bank debt, monthly repayments, farming, agriculture, business

I have worked with a number of farming businesses over the past 12 to 18 months helping them to expand, refinance or start up their farming business with farm borrowing.

During this period I have found numerous aspects that might block the stamp of approval from the lenders credit teams. We are now past the era of judgemental lending, where your bank manager would come to the farm and approve a new loan there and then.

There is instead a need for financial measurements and ratios to be achieved.  In the round this makes for much more responsible lending, but in certain circumstances where you don’t know what the bank are looking for it can then feel unfair and give you the feeling your business is doing something wrong.

It is therefore important for farming business owners to ensure they understand what the right amount to borrow for their business is and the boxes to be ticked before asking for finance. It is much harder to ask a second time once it has been turned down already.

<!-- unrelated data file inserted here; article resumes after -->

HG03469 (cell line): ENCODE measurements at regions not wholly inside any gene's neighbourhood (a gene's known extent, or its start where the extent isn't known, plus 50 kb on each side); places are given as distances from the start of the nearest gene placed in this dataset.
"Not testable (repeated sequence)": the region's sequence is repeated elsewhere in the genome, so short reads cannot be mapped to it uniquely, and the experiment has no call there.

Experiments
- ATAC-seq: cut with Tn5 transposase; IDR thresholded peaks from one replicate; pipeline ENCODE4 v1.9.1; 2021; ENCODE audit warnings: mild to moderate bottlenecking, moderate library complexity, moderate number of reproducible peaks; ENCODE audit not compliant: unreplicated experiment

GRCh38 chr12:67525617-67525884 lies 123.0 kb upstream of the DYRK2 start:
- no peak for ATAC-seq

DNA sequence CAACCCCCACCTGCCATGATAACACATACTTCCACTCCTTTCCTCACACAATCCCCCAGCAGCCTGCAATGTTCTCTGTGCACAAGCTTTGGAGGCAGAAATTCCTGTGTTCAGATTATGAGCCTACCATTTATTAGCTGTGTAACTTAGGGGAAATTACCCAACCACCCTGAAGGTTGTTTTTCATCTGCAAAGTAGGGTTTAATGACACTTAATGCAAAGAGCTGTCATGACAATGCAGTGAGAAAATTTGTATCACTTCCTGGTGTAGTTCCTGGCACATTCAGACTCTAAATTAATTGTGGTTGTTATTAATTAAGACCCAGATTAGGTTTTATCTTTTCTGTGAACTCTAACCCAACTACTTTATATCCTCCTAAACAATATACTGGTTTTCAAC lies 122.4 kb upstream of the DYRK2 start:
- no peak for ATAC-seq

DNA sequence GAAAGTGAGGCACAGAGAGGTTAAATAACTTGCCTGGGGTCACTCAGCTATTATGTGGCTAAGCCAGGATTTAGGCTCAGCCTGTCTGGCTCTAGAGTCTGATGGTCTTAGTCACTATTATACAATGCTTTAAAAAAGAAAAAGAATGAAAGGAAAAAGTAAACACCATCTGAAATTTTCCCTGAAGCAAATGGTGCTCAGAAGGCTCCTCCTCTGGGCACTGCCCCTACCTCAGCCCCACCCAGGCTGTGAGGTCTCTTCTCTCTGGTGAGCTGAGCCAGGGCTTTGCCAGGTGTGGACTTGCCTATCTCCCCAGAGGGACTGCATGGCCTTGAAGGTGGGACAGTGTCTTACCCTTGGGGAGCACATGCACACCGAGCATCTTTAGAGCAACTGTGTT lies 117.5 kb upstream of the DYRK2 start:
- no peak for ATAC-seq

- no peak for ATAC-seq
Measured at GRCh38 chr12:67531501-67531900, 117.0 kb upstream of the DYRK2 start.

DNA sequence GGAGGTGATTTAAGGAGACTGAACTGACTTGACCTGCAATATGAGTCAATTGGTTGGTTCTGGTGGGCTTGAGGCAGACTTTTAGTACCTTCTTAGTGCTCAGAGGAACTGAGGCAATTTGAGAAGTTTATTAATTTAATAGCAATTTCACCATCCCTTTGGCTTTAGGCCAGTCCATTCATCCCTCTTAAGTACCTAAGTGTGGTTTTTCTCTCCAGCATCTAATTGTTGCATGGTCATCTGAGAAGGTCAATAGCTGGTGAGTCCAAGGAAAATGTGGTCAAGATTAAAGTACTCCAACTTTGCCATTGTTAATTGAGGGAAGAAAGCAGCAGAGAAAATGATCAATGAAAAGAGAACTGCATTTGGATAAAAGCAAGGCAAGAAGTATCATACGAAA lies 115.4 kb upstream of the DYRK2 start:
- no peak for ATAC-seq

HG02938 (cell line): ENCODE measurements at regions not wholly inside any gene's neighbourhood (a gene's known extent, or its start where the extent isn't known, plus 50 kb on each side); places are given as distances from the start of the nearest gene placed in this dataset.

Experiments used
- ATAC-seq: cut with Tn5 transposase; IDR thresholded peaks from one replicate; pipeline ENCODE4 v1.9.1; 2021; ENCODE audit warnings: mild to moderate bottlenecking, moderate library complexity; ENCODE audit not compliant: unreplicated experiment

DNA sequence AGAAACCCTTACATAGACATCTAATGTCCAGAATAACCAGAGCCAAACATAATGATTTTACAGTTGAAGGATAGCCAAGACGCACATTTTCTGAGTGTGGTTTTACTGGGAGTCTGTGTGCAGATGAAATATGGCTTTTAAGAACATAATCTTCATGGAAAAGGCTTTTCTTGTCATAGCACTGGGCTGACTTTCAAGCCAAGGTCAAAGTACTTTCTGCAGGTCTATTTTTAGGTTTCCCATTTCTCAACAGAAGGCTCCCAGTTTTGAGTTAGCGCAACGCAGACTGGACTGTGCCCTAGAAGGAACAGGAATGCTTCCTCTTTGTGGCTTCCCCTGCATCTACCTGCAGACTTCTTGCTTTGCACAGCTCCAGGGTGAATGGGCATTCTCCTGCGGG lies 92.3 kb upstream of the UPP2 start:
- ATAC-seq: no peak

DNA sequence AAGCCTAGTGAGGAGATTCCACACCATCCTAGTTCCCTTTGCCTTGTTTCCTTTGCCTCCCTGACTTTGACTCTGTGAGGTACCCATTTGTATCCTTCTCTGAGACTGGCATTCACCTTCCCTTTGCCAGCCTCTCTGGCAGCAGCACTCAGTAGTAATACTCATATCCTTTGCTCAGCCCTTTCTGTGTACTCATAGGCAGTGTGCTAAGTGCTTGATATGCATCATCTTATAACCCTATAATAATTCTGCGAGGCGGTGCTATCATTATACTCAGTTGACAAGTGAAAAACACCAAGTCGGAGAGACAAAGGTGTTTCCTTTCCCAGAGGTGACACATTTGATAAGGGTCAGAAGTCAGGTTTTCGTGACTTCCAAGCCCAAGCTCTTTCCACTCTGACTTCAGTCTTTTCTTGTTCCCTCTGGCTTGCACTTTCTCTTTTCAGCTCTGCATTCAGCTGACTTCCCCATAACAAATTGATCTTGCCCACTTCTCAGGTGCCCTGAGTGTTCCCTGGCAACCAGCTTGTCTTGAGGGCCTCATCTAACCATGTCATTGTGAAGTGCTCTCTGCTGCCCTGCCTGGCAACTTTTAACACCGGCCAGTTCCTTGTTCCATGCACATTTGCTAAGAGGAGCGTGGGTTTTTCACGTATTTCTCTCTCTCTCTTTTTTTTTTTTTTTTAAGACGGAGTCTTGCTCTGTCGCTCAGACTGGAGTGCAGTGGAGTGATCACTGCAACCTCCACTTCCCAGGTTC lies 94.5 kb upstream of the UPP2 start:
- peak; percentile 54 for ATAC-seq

There are three key areas that you business owners should consider before approaching a lender:-

1) Serviceability

This can be a simplistic approach i.e. can my business afford £3,000 a month to finance the debt.

However on many farming businesses it is not just the one new loan to consider. The business needs to consider whether it can afford the new loan as well as its other farm borrowing commitments. For example hire purchase agreement repayments and/or existing bank debt repayments.

The lenders will assess this by taking your last or budgeted business profit adding back your finance and depreciation costs and then taking off your personal drawings (what you need to live).

This then gives the lender a figure which they call EBITDA (Earning before interest, tax, depreciation and amortisation). They will then calculate your yearly capital and interest repayments on all your finance agreements and then divide the “EBITDA” over this.

This gives the bank a “debt service ratio” – most lenders look for this to be over and around 1.5 times, i.e. you can afford the annual borrowing costs each year 1.5 times over. The margin of 1.5 times is to allow for fluctuations in the markets and prices. This is a calculation that most farming businesses can complete with help from their farm consultant or accountant.

The outcome of your calculation can often give you an indication of whether you are in a comfortable position to ask for lending or whether the change would leave your finances too tight.

When doing this calculation based on prior year performance, it is important to consider how the expansion or project will affect the financial performance. It could be that you are purchasing land that you currently rent and therefore a rent saving will be achieved. You should therefore adjust your profit to reflect this.